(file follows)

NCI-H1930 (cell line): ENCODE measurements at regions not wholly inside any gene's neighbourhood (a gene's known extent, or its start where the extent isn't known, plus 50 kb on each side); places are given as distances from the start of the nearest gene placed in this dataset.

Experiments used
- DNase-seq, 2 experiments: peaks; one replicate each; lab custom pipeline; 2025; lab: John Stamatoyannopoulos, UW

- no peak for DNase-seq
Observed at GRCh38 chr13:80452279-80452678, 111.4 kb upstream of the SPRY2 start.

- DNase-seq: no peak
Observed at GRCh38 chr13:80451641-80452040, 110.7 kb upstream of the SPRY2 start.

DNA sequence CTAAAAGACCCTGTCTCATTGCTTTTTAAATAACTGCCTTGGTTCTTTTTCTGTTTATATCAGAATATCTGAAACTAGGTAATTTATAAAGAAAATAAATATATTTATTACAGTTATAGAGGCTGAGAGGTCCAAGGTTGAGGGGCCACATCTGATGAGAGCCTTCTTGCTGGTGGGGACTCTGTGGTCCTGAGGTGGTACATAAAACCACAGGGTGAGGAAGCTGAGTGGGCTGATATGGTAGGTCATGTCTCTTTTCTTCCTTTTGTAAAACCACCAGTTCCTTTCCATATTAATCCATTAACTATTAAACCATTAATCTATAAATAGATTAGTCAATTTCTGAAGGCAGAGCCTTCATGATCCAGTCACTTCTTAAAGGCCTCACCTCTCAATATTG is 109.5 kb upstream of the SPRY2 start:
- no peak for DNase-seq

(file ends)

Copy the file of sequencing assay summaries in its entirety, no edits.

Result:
NCI-H1930 (cell line): ENCODE measurements at regions not wholly inside any gene's neighbourhood (a gene's known extent, or its start where the extent isn't known, plus 50 kb on each side); places are given as distances from the start of the nearest gene placed in this dataset.

Experiments used
- DNase-seq, 2 experiments: peaks; one replicate each; lab custom pipeline; 2025; lab: John Stamatoyannopoulos, UW

- no peak for DNase-seq
Observed at GRCh38 chr13:80452279-80452678, 111.4 kb upstream of the SPRY2 start.

- DNase-seq: no peak
Observed at GRCh38 chr13:80451641-80452040, 110.7 kb upstream of the SPRY2 start.

DNA sequence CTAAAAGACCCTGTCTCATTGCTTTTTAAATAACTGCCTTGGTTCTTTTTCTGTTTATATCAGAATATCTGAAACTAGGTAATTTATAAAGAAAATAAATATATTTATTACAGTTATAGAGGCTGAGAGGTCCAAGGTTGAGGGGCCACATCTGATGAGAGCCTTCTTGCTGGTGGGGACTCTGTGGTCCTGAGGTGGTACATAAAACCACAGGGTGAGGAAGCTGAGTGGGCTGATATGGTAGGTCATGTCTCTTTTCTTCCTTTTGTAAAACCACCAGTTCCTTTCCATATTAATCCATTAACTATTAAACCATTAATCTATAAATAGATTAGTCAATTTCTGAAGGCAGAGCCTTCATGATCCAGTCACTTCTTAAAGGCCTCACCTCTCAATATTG is 109.5 kb upstream of the SPRY2 start:
- no peak for DNase-seq